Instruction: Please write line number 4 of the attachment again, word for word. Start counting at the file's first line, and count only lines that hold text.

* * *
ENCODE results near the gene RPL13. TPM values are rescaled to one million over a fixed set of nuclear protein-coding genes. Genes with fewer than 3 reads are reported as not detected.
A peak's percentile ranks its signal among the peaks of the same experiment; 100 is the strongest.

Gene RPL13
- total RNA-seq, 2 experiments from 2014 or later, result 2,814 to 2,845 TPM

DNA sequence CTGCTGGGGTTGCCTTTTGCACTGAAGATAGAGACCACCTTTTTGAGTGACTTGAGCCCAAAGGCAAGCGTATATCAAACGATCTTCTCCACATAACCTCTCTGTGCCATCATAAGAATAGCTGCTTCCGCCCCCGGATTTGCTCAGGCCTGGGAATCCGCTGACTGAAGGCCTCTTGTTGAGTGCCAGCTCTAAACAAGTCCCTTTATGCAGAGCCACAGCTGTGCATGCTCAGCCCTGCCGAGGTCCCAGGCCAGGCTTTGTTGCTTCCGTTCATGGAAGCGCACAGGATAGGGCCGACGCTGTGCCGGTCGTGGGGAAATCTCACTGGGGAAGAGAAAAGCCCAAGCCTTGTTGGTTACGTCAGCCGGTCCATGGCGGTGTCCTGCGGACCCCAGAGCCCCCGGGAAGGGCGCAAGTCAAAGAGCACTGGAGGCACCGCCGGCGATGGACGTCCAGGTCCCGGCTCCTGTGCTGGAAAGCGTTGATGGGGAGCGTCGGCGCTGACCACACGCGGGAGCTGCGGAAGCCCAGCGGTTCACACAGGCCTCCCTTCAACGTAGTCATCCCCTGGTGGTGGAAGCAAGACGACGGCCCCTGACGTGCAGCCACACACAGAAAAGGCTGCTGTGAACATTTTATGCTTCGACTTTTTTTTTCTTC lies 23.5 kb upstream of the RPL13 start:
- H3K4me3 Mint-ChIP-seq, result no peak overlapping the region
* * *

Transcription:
- total RNA-seq, 2 experiments from 2014 or later, result 2,814 to 2,845 TPM